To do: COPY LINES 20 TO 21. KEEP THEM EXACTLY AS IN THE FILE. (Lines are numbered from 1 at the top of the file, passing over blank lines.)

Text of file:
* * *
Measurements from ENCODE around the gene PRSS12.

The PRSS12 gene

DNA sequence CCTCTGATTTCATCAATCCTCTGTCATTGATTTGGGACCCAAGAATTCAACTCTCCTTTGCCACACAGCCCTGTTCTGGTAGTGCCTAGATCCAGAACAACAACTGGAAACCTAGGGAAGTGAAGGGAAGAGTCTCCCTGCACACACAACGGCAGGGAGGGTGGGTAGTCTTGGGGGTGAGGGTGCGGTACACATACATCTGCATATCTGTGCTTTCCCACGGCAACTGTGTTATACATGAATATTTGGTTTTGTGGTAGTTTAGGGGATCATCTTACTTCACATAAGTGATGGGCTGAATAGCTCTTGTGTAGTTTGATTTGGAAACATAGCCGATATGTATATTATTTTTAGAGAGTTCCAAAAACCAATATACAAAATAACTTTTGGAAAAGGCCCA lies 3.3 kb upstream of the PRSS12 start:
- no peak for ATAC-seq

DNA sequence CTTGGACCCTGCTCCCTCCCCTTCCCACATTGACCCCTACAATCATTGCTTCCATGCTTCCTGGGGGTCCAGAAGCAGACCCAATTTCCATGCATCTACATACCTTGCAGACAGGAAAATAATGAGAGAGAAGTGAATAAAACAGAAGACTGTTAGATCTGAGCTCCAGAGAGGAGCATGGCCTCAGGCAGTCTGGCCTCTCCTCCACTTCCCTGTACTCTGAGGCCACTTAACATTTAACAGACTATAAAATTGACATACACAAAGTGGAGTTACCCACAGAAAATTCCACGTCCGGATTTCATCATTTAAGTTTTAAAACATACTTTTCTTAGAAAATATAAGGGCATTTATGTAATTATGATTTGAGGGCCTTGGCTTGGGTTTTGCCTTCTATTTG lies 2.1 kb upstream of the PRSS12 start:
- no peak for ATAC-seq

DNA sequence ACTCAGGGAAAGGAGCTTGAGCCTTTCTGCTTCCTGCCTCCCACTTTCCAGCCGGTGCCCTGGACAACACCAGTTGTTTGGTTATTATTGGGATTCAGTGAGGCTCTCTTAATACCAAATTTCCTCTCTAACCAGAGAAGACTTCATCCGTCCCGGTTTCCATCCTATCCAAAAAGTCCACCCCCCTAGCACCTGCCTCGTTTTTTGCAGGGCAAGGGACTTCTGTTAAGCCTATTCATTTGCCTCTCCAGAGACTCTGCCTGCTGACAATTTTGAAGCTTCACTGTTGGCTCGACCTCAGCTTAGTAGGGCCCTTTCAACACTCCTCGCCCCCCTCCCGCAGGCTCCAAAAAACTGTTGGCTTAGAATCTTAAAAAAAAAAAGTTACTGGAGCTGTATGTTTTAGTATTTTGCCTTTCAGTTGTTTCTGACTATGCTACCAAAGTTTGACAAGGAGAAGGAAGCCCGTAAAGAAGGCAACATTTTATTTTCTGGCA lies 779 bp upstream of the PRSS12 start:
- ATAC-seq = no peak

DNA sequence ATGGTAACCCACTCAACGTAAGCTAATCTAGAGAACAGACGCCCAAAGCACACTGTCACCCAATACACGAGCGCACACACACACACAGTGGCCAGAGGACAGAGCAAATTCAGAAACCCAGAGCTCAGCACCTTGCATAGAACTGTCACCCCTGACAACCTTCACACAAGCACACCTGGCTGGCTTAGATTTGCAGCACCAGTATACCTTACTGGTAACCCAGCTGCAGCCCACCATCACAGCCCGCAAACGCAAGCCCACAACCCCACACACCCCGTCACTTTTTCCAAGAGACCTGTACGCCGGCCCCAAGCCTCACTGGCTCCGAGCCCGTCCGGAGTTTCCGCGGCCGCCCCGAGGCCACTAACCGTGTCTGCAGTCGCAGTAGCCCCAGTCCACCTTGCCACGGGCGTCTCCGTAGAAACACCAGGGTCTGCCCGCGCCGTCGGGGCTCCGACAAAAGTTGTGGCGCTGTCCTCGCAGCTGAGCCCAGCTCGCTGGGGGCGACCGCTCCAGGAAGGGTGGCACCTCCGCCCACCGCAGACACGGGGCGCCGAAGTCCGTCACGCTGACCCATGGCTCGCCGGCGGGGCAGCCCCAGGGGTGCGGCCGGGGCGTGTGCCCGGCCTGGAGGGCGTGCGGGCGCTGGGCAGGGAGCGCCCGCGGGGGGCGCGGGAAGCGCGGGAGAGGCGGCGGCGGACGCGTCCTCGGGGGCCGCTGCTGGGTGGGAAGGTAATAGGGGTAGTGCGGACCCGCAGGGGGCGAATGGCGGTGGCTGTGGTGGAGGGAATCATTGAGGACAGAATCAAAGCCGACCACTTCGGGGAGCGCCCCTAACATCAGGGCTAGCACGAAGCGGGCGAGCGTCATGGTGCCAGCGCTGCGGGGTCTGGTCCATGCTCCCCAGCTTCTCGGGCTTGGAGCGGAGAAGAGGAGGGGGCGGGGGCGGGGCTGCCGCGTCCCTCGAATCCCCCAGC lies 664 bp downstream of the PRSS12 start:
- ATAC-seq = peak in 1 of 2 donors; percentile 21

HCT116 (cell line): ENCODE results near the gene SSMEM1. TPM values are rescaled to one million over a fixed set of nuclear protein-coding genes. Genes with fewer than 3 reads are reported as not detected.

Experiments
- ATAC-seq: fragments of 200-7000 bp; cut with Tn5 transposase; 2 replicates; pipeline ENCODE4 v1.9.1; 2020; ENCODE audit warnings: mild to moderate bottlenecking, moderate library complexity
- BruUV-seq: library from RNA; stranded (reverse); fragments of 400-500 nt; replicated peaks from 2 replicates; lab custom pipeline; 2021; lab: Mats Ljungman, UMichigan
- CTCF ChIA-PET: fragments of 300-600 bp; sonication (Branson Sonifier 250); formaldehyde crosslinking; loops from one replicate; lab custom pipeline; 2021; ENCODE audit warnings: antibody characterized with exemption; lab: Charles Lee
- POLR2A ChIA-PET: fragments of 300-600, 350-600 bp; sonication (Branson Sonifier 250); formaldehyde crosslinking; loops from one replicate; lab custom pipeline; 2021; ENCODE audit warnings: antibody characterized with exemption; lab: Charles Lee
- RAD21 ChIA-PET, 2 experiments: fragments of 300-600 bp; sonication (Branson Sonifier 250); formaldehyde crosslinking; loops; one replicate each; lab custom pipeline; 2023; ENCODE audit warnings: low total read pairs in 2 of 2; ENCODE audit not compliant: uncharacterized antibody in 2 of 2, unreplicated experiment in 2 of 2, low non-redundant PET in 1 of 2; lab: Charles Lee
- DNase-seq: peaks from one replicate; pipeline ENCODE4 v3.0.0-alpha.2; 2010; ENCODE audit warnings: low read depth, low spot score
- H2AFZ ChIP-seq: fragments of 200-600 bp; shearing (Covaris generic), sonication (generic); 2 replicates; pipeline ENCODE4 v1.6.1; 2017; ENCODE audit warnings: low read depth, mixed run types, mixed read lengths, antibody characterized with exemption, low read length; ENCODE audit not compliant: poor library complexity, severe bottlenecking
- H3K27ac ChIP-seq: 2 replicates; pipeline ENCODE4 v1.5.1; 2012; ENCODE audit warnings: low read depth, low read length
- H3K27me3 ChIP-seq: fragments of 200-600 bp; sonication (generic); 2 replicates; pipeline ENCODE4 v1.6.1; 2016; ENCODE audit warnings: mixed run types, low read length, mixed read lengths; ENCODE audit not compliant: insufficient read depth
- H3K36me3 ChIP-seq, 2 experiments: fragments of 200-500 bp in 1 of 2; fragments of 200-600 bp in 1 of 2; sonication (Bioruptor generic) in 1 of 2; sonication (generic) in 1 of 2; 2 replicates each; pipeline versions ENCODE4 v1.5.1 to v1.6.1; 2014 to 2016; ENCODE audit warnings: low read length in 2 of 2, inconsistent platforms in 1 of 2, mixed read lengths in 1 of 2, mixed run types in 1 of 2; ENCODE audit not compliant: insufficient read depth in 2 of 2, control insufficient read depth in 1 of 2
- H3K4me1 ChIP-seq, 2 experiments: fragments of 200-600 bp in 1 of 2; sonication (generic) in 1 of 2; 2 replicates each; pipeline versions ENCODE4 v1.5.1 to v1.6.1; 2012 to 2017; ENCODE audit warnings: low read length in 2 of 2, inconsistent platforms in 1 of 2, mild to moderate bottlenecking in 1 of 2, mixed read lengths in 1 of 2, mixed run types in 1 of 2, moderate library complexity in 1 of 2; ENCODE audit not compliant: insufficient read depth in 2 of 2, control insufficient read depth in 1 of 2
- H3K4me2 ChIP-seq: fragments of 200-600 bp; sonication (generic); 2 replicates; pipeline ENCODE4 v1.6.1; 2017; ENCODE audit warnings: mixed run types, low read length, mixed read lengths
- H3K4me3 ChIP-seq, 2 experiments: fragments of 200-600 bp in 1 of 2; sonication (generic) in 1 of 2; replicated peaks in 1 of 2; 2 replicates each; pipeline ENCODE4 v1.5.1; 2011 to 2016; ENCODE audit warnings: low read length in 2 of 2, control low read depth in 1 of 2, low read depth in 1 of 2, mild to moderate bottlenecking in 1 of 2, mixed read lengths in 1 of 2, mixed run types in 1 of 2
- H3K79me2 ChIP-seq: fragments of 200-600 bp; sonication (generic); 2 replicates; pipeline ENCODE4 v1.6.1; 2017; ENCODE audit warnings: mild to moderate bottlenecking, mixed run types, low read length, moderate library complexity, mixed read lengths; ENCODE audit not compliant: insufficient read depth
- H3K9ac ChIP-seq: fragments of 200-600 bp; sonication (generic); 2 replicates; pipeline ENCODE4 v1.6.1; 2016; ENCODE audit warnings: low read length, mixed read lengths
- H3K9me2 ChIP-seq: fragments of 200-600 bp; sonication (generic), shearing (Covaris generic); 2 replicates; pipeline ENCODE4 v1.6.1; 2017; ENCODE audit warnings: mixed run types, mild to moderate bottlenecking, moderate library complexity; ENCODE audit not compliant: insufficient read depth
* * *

- H3K27ac ChIP-seq: 2 replicates; pipeline ENCODE4 v1.5.1; 2012; ENCODE audit warnings: low read depth, low read length
- H3K27me3 ChIP-seq: fragments of 200-600 bp; sonication (generic); 2 replicates; pipeline ENCODE4 v1.6.1; 2016; ENCODE audit warnings: mixed run types, low read length, mixed read lengths; ENCODE audit not compliant: insufficient read depth